Monday , February 19 2018
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My hope is that he continues to be a mystery and not become predictable

Mr. Roberts Goes To Washington

Ever since I read Hunter S. Thompson’s Fear and Loathing on the Campaign Trail, I have had a fascination with American politics. It fluctuates between the rubbernecking of a bystander at a train wreck to appreciation for the genuine intelligence of some of the participants.

There was a time back in the late 1980s when I was regularly watching the McNeil-Lehrer News Hour on PBS. Listening to and watching Senators discussing issues was a revelation. Compared to so many of the half-wits who represent constituents in Canada, most of these guys were brilliant. What was really driven home to me was that in the United States you have people who are professional politicians, while in Canada the majority in our House of Commons have little or no understanding of the nature of government.

I suppose one could argue back and forth about which is better: having professional politicians lends to having a system of elites running the government instead of having people spend their first term in office simply learning where all the bathrooms are, let alone doing anything constructive. But there can be no doubt that your politicians, from what I saw, were able to comprehend and deal with complex issues at a level exceeding all but our most senior members of parliament.

The only similarity that I could pick up on was that each of our systems is crippled by partisanship. Although, to be fair, I’ve seen more people cross party lines in your Senate than in our House of Commons. Members of Parliament, especially members of the governing party, are only ever allowed to “vote their conscience” with permission of their party leadership, or risk expulsion from the caucus.

I think this has more to do with our system of government. When a government can be overthrown if a motion goes down to defeat, party loyalty is more about power than philosophy.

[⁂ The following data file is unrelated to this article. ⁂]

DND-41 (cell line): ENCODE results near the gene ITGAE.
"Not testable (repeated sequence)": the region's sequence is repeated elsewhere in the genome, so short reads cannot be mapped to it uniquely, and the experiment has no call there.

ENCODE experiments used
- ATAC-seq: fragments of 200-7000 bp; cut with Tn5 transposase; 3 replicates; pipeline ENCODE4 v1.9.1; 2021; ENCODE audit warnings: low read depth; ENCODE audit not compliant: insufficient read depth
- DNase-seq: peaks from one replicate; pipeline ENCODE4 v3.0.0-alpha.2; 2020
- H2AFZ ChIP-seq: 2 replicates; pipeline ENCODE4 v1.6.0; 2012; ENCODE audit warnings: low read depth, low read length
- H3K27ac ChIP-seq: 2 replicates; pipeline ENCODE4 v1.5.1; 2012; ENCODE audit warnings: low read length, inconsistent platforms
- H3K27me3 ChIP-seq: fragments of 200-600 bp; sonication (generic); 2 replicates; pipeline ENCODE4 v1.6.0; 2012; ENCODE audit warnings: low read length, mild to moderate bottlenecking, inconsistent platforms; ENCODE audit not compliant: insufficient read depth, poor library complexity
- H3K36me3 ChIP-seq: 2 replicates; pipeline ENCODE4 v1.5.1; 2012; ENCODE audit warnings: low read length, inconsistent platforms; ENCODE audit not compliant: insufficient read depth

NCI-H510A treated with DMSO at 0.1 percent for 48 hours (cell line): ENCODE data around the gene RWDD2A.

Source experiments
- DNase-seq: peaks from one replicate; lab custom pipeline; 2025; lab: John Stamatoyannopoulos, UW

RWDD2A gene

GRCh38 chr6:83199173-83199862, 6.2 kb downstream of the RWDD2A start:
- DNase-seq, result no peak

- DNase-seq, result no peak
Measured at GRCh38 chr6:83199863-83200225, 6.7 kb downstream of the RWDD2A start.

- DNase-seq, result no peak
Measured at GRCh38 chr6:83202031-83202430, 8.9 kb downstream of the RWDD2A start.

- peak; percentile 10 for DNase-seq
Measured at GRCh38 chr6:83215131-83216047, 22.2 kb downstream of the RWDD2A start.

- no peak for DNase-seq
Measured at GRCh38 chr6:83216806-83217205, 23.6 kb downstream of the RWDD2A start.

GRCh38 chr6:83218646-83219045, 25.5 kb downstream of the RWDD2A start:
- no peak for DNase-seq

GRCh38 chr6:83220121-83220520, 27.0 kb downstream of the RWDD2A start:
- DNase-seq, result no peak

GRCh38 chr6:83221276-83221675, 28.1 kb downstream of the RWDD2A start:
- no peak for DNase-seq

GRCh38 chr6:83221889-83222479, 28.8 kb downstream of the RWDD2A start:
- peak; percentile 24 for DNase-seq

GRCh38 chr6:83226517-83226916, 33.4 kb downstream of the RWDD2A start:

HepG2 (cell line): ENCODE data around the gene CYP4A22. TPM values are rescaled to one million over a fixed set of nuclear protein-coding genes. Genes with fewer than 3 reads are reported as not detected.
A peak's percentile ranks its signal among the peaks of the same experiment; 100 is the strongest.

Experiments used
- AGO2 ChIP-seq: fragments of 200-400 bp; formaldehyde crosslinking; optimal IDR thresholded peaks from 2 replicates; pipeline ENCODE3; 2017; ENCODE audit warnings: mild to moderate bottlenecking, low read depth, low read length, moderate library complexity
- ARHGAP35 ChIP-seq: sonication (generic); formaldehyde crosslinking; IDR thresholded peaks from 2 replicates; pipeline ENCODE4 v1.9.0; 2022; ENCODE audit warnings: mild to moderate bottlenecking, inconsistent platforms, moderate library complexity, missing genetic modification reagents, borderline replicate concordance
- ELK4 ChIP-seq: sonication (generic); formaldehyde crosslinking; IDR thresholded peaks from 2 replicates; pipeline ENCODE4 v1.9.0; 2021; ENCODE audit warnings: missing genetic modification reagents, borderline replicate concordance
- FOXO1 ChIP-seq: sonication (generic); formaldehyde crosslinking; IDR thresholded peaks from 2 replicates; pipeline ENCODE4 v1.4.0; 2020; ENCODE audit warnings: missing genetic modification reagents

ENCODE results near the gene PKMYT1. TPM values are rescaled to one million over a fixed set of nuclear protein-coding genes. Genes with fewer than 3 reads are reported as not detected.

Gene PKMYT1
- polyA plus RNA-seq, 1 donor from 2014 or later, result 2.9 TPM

Until recently Canada has not had the same system of “checks and balances” that the United States is so rightly famous for: the Judiciary, the Executive, and the Legislative branches of government keeping tabs on each other to ensure that the Constitution is adhered to. Even now it is not an official part of our system of government, but rather a product of circumstances.

Our barely-twenty-five-year-old Charter of Rights and Freedoms has allowed individuals or groups to challenge legislation passed by the House of Commons on Constitutional grounds. If the individual law can be shown to contravene a section of the Charter of Rights and Freedoms, it is overturned. The nine justices of the Supreme Court of Canada make any such decision; at least they have the final say in the matter.

Of course any time one group or another disagrees with the court’s findings there will be the outcry of, “who is running the country, the courts or the politicians?” It doesn’t seem to matter if last week their ruling favoured you; if this week they are against you, they have too much power. It has always seemed to me that they are making the wrong complaint. They should really be asking, “When will our politicians read the Constitution?”